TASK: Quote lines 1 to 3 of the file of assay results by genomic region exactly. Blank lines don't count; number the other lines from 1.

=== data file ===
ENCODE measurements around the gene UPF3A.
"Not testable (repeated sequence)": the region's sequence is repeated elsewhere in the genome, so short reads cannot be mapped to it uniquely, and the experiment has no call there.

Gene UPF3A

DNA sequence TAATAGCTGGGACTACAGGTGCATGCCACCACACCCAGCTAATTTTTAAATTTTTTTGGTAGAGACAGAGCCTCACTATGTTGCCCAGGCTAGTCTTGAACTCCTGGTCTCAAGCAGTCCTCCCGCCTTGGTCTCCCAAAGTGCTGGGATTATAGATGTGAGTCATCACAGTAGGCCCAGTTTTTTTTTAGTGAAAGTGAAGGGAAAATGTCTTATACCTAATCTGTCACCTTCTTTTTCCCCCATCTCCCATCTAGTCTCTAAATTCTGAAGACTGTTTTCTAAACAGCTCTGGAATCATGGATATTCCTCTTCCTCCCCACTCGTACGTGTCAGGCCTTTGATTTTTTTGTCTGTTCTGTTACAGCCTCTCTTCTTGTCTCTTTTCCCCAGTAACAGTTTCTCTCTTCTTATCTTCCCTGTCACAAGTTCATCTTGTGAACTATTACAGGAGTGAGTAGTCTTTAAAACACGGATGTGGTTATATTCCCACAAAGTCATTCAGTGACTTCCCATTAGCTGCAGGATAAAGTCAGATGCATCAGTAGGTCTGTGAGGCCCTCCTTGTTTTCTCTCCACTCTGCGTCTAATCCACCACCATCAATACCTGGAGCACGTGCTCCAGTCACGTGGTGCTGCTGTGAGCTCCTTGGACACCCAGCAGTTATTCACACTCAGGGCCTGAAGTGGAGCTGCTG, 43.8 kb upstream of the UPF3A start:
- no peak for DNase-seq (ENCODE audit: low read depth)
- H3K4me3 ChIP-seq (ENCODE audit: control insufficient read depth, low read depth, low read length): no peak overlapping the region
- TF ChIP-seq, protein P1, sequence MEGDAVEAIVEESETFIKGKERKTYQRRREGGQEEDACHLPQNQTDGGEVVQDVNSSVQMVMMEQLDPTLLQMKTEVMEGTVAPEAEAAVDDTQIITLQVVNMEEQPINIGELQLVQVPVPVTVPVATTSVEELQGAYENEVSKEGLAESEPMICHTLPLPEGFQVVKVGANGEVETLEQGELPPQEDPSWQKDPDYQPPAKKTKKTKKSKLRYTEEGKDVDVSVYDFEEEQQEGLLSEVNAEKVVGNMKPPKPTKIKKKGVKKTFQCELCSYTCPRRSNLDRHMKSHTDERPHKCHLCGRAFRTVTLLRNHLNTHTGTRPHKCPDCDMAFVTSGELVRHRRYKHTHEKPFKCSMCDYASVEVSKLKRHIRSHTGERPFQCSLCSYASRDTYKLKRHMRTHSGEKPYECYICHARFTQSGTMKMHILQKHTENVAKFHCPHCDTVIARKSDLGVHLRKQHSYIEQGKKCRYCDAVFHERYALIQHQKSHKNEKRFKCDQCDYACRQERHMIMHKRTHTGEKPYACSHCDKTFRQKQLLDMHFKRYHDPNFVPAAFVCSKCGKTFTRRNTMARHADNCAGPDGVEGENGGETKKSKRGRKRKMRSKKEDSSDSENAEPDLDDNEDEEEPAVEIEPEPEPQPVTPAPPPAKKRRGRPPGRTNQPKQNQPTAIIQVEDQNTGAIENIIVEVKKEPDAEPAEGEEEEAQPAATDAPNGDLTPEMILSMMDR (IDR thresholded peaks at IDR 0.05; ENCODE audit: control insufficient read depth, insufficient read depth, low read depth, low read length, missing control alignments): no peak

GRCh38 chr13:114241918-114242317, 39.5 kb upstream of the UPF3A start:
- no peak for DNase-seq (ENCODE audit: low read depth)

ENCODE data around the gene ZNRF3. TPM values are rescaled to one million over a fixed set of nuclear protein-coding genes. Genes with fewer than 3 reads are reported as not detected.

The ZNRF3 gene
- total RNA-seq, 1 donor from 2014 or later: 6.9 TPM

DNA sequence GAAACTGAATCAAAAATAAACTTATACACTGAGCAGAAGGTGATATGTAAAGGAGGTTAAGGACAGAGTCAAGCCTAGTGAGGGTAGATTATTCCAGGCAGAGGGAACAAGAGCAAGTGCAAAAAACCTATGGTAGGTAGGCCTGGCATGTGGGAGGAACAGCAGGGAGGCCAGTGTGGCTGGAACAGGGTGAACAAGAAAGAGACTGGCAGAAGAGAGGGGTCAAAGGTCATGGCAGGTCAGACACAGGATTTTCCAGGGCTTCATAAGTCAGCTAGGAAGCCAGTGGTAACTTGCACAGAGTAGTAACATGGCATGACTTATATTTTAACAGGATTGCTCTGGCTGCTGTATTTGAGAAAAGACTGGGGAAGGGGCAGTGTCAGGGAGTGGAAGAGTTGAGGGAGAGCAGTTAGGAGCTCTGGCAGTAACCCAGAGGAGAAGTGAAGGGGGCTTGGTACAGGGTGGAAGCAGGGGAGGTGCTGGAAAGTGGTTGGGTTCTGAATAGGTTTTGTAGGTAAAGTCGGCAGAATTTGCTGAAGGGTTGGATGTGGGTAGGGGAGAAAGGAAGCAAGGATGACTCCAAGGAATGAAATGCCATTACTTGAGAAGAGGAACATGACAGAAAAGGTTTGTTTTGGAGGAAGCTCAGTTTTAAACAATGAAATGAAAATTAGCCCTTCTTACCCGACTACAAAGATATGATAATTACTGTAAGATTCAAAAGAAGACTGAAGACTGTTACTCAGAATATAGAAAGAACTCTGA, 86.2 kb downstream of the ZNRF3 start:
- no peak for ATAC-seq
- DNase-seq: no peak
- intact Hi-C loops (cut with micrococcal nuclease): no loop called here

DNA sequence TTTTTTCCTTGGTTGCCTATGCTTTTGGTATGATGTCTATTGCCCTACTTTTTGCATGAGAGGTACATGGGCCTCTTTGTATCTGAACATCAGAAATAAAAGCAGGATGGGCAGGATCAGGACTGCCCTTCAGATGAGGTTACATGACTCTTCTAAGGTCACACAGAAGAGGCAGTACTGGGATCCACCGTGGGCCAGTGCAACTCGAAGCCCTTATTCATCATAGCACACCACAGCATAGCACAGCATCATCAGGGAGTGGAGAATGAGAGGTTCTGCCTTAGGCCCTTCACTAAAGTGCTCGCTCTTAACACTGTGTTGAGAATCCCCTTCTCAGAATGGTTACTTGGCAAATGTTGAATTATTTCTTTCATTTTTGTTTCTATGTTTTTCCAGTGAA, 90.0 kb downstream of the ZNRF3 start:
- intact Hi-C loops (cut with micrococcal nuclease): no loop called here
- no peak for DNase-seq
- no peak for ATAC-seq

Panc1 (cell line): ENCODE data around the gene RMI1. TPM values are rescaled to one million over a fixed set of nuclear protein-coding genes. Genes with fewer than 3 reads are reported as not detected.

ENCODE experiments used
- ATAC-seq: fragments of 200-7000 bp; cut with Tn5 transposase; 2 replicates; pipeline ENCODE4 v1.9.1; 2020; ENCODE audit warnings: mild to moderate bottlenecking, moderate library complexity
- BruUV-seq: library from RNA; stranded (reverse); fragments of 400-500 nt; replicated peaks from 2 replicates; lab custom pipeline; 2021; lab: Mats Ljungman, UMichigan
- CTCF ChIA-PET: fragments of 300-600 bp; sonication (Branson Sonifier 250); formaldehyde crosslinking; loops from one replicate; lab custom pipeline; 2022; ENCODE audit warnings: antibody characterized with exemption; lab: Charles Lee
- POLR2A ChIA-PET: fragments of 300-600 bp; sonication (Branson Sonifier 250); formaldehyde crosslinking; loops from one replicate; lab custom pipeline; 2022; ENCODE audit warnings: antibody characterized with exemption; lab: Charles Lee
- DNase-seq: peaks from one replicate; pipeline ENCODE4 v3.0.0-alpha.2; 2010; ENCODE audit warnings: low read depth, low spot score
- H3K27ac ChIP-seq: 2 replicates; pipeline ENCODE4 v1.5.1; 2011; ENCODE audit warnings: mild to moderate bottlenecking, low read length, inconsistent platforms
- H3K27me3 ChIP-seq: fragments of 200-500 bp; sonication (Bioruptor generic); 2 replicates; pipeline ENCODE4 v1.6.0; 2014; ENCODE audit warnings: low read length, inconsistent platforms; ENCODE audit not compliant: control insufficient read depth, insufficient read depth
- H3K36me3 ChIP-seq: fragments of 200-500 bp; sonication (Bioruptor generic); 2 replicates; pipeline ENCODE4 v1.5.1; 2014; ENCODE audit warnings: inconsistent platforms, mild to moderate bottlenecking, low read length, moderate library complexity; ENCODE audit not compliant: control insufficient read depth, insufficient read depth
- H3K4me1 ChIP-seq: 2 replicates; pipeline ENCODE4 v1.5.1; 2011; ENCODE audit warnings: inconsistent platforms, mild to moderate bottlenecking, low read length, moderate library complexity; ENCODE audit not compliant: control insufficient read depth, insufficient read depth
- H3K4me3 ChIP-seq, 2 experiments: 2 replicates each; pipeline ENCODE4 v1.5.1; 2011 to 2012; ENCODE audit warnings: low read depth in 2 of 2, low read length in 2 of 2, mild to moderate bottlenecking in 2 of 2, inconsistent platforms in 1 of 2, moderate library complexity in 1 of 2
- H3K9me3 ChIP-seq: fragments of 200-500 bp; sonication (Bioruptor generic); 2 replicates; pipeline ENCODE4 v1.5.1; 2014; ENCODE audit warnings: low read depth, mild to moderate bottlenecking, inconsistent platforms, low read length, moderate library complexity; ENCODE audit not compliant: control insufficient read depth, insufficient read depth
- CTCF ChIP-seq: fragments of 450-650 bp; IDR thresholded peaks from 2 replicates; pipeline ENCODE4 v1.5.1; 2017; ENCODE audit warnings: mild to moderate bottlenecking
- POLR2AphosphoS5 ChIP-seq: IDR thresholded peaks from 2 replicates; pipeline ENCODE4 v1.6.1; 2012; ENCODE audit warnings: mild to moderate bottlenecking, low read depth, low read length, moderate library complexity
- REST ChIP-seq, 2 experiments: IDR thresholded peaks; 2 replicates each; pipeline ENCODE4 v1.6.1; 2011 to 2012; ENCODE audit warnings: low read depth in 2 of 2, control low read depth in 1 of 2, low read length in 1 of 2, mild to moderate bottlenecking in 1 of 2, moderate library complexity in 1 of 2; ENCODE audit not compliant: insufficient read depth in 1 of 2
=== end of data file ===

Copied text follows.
ENCODE measurements around the gene UPF3A.
"Not testable (repeated sequence)": the region's sequence is repeated elsewhere in the genome, so short reads cannot be mapped to it uniquely, and the experiment has no call there.

Gene UPF3A